University of Calgary

Spinal cord research

Reeve Foundation grant backs spinal cord researcher

By Rebecca Eras

Dr. Wee Yong, a professor in the departments of Clinical Neurosciences and Oncology at the University of Calgary, has received one of 14 internationally-awarded individual research grants from the Christopher and Dana Reeve Foundation. Yong’s research on enabling neuroprotection and repair in spinal cord injury was chosen from 155 applications.

When the spinal cord is injured, the cells surrounding the injury site die and cells from the immune system migrate to it, causing further damage to some neurons and killing others over a period of weeks and possibly months. Although spinal cord injury causes complex damage, a surprising amount of the basic circuitry to control movement and process information can remain intact.

As principal investigator, Yong has recruited two individuals to assist with his research: post-doctoral fellow Dr. Dave Stirling, a spinal cord injury expert from the University of British Columbia, and Dr. Shuzhen Meng, recruited from China Medical University in China. Together, the team will work to try and protect the spinal cord from undergoing degeneration following an injury.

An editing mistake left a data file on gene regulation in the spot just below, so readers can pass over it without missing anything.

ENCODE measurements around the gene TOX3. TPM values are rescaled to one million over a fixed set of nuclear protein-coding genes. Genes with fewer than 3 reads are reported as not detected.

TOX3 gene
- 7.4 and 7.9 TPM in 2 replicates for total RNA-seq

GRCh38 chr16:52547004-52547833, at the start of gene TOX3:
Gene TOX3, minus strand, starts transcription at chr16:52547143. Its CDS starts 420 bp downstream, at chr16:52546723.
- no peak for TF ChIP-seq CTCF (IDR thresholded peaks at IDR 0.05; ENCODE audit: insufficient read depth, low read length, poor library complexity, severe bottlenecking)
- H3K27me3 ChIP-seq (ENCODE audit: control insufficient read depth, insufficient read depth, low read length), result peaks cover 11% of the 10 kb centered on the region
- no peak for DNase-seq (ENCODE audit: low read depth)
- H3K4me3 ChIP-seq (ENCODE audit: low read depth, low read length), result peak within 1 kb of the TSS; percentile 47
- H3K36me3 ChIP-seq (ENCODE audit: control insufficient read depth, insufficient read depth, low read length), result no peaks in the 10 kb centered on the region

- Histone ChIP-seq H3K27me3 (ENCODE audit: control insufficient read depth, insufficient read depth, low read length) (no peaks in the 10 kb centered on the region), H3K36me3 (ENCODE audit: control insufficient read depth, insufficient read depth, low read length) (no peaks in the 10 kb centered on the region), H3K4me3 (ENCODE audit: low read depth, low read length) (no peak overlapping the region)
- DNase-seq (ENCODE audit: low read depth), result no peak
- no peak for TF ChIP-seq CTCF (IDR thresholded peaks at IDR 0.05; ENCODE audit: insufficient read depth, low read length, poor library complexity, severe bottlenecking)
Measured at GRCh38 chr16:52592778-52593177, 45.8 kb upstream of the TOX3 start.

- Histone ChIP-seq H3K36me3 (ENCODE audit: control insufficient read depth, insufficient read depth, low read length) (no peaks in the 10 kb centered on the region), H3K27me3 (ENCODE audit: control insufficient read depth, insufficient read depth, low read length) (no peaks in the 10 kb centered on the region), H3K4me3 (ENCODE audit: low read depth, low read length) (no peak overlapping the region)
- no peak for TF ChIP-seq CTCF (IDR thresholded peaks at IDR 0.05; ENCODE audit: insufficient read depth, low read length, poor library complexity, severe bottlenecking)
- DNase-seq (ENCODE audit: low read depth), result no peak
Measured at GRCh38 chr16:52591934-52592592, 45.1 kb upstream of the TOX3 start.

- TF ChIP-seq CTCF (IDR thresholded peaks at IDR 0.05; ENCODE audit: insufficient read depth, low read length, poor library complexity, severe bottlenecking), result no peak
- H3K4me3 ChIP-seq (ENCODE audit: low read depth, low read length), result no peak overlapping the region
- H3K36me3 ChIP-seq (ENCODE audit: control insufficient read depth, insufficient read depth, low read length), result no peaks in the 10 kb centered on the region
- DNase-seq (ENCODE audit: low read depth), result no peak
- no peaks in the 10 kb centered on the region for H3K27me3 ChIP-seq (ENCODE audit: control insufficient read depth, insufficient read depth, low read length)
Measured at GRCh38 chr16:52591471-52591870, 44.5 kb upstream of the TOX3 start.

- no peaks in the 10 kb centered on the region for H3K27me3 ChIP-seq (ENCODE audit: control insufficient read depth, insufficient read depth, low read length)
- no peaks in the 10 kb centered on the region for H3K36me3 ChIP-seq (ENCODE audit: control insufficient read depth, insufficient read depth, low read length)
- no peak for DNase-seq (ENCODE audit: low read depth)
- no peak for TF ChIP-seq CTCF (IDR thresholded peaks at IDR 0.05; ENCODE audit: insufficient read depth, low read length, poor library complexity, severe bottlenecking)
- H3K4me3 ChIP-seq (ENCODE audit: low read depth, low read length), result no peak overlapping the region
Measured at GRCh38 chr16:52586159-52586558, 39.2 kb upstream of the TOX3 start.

The specifics of this project attempt to integrate knowledge of neuroinflammation and multiple sclerosis (MS) to spinal cord injury, with hopes of one day using MS medications in combination with other approaches to help protect the spinal cord following injury and enable some degree of repair.

Yong came to Calgary 10 years ago from the Montreal Neurological Institute at McGill University. His research interests span neuroimmunology, neuroprotection and CNS regeneration, and his scientific projects involve MS, spinal cord injury and malignant gliomas. In 2003, he was awarded the Queen’s Golden Jubilee Year Medallion for volunteer activities with the MS Society of Canada, and he was named to the Canada Research Chair in Neuroimmunology a year later.

Yong currently chairs the medical advisory committee of the MS Society of Canada. Although a basic scientist, he works closely with clinicians and has spearheaded—with Drs. Luanne Metz, John Hurlbert and Steve Casha—clinical trials in MS and spinal cord injury.

The Christopher and Dana Reeve Foundation is committed to finding treatments and cures for spinal cord injuries. Toward that end, the foundation—named for the late actor Christopher Reeve and his wife Dana—seeks out some of the most brilliant minds in neuroscience and other fields like immunology and molecular biology. It looks for researchers who are poised to deliver the answers that will change the lives of spinal-cord injured people worldwide.